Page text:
Gift and Prepaid Card
A gift card is also a type of stored-value card loaded with funds for future discretionary use. Only it contains a specific amount of money. Once this sum is spent down, the card can no longer be used. Gift cards also have expiration dates, which are often much shorter than of prepaid cards.
Gift cards can be purchased in several different formats. The most familiar type is what’s technically known as a closed-loop card: It is good only at a particular merchant or certain retailer and bears that outfit’s name and logo. Some retail groups will allow the same gift card to be used at any of their affiliated stores.
Gift cards began with specific stores. Now, however, many of the major charge or credit card issuers, like American Express, Visa, Discover, and MasterCard, are also offering gift cards, good anywhere the regular plastic is accepted. Known as open-loop cards, these are most easily confused with prepaid debit cards, especially since some of them are reloadable as well. These cards may carry a one-time activation fee.
Prepaid cards are technically a type of debit card. Issued by a financial institution or credit card company—Visa, MasterCard, and Discover all offer them—they are deposited or “loaded” with a certain amount of money. They then can be used in person or online to purchase items or pay bills. They can also be used at ATMs to withdraw cash.
Just like regular credit cards, prepaid credit cards have a number and an expiration date printed on the front or back, and they generally can be used in the same places. The amount of money deposited or “loaded” onto the card represents the card’s credit limit—that is, how much can be charged on it. Once the balance on the card had been exhausted, the card is worthless, unless more funds are deposited on it. In fact, a prepaid debit card can be used repeatedly, so long as the cardholder keeps adding money to the card. It may carry a monthly fee, however.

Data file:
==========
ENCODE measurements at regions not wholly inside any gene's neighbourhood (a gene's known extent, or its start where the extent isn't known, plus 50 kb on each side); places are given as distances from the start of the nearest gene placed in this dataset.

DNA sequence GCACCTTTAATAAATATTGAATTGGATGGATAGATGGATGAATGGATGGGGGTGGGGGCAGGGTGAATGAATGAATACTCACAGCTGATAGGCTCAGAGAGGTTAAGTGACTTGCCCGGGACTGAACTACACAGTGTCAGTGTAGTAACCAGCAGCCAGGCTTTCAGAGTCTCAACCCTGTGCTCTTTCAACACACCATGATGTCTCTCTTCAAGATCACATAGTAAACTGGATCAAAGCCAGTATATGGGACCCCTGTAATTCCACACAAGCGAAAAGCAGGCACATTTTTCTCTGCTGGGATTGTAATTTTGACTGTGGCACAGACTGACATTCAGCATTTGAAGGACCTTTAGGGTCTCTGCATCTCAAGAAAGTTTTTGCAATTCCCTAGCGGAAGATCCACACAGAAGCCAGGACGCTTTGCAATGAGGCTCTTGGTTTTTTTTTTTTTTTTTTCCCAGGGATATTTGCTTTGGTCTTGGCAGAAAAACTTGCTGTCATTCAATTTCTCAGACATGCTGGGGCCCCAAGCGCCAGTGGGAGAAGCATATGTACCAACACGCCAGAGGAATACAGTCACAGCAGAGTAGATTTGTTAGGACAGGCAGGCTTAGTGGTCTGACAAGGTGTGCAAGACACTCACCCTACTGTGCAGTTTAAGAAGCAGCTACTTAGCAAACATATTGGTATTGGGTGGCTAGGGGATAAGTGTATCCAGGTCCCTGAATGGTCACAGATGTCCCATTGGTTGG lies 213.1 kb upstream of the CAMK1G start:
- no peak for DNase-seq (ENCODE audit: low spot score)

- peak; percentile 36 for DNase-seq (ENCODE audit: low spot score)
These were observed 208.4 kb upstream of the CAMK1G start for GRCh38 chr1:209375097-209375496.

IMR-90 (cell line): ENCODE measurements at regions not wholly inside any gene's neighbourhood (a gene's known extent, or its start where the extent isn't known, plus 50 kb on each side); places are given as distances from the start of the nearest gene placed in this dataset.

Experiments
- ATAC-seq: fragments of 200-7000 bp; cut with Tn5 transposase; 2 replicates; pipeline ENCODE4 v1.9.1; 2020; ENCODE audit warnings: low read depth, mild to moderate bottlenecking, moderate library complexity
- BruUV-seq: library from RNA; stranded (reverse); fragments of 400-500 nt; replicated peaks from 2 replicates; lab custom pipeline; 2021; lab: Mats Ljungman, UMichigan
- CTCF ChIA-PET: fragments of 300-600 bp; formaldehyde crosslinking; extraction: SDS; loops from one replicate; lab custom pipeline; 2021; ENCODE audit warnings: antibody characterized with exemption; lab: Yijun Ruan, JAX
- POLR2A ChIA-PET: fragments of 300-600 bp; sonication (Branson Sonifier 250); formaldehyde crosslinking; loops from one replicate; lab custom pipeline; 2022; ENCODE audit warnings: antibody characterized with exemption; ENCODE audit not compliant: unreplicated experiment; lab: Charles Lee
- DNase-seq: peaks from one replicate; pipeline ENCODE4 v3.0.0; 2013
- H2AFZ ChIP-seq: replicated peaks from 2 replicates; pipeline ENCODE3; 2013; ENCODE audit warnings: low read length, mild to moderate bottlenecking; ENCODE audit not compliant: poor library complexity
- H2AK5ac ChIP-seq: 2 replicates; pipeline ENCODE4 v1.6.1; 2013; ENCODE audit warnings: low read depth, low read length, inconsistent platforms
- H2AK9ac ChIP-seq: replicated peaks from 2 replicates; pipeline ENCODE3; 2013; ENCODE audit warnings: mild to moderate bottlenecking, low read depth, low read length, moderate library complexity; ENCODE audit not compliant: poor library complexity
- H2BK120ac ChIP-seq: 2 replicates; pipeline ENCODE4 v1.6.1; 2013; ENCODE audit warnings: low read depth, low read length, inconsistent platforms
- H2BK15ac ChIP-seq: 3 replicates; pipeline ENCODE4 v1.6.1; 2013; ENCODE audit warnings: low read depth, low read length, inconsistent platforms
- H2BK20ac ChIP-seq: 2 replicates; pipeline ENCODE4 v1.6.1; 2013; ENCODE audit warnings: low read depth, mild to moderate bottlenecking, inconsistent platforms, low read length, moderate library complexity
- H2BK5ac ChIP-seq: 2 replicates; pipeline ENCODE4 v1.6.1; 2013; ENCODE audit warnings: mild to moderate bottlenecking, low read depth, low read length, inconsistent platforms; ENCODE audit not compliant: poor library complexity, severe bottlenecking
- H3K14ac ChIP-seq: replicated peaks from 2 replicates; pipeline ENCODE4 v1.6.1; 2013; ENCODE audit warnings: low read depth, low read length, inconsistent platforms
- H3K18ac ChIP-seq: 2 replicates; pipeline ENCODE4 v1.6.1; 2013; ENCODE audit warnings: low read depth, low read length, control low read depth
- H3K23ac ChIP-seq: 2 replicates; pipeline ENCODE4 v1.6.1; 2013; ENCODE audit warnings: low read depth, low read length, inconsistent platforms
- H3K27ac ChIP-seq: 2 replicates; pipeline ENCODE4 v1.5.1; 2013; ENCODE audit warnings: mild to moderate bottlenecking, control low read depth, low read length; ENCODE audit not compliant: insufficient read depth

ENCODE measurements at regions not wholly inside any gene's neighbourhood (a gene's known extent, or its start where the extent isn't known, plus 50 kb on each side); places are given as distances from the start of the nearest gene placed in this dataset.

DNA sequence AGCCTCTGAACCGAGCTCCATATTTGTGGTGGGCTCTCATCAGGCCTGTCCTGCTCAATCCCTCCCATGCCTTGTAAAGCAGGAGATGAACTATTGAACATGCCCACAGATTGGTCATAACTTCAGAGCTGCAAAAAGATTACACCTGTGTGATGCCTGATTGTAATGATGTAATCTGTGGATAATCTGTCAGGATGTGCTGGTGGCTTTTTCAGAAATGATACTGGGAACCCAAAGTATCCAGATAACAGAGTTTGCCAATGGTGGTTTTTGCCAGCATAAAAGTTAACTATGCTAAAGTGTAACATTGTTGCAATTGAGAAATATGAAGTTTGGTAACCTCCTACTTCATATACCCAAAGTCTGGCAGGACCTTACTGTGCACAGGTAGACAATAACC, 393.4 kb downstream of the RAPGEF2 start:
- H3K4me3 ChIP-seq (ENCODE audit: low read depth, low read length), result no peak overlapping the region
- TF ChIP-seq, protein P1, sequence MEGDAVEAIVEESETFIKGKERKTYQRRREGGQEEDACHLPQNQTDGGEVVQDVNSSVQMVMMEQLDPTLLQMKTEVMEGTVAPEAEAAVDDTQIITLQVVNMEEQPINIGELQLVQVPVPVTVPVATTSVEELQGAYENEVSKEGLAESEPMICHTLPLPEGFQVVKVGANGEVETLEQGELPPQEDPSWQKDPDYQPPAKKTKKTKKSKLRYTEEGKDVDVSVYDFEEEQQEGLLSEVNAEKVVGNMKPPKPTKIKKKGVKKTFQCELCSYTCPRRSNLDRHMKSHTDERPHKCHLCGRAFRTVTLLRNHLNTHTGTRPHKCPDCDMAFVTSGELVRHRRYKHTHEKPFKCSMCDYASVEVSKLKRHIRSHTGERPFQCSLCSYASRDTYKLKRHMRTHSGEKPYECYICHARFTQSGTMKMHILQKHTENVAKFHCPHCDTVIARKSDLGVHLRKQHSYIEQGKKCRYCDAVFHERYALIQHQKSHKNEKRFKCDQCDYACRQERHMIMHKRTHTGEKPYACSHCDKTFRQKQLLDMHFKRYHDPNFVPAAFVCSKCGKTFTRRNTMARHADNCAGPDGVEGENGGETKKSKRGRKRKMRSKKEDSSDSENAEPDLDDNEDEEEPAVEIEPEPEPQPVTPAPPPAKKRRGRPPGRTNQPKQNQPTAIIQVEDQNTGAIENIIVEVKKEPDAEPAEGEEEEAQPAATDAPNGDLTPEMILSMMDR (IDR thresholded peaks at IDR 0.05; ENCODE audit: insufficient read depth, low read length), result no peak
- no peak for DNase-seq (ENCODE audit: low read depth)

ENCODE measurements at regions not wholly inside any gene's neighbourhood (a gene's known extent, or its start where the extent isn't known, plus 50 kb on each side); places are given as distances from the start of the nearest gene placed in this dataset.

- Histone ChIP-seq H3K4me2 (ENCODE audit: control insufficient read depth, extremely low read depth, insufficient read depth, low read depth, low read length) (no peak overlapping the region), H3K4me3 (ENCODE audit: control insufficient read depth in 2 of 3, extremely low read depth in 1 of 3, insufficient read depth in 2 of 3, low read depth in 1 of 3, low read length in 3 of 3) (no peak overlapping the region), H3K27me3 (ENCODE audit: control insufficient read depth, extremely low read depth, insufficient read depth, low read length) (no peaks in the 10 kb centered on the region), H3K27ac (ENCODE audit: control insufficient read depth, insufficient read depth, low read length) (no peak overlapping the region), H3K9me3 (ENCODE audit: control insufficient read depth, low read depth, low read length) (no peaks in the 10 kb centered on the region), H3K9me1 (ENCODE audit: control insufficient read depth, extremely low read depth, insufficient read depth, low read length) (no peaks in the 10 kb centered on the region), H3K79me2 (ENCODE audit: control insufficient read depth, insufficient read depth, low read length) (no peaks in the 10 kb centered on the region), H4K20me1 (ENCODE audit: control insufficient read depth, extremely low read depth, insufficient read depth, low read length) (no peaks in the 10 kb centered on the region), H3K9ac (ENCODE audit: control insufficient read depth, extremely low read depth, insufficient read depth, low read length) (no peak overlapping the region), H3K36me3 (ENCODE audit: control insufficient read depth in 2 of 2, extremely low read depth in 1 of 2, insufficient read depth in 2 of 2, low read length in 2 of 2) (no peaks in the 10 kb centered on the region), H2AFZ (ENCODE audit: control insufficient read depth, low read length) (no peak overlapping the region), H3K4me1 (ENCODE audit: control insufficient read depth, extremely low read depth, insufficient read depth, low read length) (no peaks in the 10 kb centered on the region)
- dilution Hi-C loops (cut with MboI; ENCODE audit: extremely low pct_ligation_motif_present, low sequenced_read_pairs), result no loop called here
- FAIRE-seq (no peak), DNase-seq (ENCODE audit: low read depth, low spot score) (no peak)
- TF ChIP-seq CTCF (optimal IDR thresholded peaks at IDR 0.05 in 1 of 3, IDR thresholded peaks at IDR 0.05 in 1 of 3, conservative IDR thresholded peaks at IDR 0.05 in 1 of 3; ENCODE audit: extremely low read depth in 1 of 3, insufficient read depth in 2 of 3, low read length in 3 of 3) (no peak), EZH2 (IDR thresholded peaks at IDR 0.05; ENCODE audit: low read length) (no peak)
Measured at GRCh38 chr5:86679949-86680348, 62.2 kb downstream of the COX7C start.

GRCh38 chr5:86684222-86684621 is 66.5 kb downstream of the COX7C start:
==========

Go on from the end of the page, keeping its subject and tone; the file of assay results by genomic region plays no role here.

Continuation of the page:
Although the terms are often used interchangeably, these prepaid cards are not the same as prepaid credit cards. Requiring an application, a credit check, and approval from the issuer, a prepaid credit card functions like a regular credit card: the cardholder can maintain an outstanding balance, receive monthly statements, etc. The key difference is that approval for the card is contingent on a security deposit—collateral for the issuer, in case the cardholder falls delinquent in their payments.
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